At present, NPC is undertaking a survey with UK GRAD on the user perspective of personal development planning for research students. The aim of this large scale online survey will be to determine the perceptions of the user in terms of how it helps them, whether it is too bureaucratic and what assistance/support they get from others such as supervisors. This will be important evidence as part of an initiative to use personal development planning as a means for the research student to monitor their personal progress throughout a research degree programme.
NPC is grateful to all those postgraduates who have responded to this survey so far and all those who have distributed details and encouraged research students to take part. The effectiveness of our email lists for online surveys has proved very helpful in terms of engaging the interests of postgraduates to the appropriate places. In this area of research, the data will certainly be of huge benefit to both UK GRAD and NPC as there are active plans to gain evidence from the user perspective on personal development planning for research students.
So far over 1000 responses have been received, with a wealth of written responses. This feature has been written to give a brief summary of what responses we have received so far, and thus encourage more responses since the more responses we get the merrier.
At the moment, the current demography of research students responded is as follows:
- 85% Full Time, 13% Part Time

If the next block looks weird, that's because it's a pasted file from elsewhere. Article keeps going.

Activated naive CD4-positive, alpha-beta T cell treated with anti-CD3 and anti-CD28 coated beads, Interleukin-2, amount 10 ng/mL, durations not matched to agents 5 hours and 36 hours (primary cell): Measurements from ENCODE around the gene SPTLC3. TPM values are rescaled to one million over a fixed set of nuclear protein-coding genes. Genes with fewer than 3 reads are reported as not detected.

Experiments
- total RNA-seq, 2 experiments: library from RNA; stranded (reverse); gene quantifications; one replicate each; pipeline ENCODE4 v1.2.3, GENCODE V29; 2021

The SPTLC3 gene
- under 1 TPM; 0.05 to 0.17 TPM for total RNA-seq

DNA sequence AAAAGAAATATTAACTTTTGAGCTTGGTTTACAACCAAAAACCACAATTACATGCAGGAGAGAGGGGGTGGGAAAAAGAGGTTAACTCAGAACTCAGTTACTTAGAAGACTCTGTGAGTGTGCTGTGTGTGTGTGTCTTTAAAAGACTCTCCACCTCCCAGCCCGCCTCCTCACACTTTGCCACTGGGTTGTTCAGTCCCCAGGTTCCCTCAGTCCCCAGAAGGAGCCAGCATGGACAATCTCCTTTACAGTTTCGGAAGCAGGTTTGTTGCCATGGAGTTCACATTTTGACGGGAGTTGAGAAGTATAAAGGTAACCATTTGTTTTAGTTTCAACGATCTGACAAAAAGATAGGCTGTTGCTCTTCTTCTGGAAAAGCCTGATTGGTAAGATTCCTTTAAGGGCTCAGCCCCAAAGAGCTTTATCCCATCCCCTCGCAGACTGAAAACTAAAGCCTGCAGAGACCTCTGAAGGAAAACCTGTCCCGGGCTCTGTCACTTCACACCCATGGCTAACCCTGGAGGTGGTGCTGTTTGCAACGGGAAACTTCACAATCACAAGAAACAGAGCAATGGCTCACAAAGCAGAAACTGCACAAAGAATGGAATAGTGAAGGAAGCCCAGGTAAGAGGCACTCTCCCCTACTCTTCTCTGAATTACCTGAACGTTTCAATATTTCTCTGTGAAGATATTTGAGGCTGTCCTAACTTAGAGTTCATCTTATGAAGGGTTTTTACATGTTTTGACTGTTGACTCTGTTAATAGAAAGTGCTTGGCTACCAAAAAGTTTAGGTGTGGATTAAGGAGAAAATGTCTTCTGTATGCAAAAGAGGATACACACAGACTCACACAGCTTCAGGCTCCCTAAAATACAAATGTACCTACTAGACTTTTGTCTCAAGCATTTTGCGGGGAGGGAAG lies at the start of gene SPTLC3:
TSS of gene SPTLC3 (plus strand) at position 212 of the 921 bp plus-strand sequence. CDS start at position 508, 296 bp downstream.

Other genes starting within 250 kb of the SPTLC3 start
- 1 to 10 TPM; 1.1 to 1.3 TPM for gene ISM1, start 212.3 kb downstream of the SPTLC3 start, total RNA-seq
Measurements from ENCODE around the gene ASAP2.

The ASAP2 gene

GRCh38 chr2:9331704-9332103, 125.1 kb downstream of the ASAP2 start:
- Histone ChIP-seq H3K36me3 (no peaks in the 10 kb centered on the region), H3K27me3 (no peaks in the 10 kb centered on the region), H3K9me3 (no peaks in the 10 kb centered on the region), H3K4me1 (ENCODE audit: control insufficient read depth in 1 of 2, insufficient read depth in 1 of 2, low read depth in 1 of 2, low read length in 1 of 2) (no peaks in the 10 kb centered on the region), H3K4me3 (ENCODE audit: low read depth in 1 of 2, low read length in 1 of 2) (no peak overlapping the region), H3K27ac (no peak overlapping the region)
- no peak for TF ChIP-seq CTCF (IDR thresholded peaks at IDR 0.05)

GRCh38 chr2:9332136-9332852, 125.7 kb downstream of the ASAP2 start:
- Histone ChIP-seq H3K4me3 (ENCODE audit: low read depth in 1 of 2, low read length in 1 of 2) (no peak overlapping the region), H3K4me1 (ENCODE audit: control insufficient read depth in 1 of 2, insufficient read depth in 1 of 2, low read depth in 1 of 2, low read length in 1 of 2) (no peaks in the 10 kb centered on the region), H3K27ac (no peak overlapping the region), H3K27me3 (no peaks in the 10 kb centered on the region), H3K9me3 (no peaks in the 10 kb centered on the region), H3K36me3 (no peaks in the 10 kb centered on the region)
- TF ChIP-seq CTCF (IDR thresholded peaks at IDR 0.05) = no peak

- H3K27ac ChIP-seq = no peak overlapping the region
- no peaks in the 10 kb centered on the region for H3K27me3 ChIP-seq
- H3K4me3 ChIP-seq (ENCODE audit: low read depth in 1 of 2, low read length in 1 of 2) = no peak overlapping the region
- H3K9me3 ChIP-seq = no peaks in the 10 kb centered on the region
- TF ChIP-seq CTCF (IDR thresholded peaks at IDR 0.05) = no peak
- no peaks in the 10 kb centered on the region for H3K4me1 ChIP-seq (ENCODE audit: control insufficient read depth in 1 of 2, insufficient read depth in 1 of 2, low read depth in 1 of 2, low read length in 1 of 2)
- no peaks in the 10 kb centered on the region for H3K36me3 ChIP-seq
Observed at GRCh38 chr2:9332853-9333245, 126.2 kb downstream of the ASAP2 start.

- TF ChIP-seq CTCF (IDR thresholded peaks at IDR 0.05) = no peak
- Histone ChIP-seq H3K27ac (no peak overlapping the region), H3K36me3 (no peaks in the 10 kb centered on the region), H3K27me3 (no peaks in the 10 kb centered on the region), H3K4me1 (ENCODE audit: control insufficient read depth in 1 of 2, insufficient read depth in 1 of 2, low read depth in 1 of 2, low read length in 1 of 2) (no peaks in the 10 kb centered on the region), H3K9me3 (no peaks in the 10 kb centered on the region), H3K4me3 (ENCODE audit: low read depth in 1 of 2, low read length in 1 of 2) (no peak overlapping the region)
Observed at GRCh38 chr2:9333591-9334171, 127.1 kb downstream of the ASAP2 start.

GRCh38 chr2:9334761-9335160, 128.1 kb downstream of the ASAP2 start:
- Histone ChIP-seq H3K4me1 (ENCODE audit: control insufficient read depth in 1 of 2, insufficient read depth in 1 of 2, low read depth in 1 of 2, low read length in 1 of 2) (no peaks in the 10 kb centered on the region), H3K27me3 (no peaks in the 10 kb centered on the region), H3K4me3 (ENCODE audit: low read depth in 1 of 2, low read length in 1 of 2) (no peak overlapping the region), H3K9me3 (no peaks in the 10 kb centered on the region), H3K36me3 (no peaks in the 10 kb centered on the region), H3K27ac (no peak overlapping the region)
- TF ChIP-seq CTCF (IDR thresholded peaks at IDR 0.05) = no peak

- 77% from the UK, 8% from the EU, 14% from Overseas.
- Age range: 20-25 42%, 25-35 42%, 35-45 8%, 45+ 7.33%
- 37% Male, 62% Female
Sources of funding:
Year that research students are in:
From the above results, we are keen to ensure that this survey is further pushed to students who are from outside the UK, as well as Male students and part time students where possible. Those who are advertising the survey are encouraged to do this before the deadline for responses on the 6th June.
Questions on opinion
Out of those responded, 92% claimed they did use a review survey, 6% claimed they didn't. This will obviously provide helpful information in terms of what perceptions postgraduate research students have regarding their review system. Here are some highlights of what results show some startling responses.
As for what they thought personal development planning achieved, there is a stronger response in terms of progressing research, personal reflection and research planning. However there is less response in terms of assessing skills, planning training and recording data to put on a CV. Most responses, over 80%, were paper based. Further to this, the vast majority of cases were compulsory and also involved the supervisor in the process. Few cases involved careers advisors or tutors. It is also more often the case that reviews would be undertaken 6 monthly or yearly, with 65% feeling the system was satisfactory.
Mixed feelings are coming across as to how students perceive their supervisors, this will certainly take further analysis to see what exact role the supervisor plays. There are also interesting results as to how personal development planning improves competence in terms of the requirements of the joint skills statement.
Once the survey is closed, it will go to some in-depth analysis and a formal publication will be produced and available with further research brought together by UK GRAD.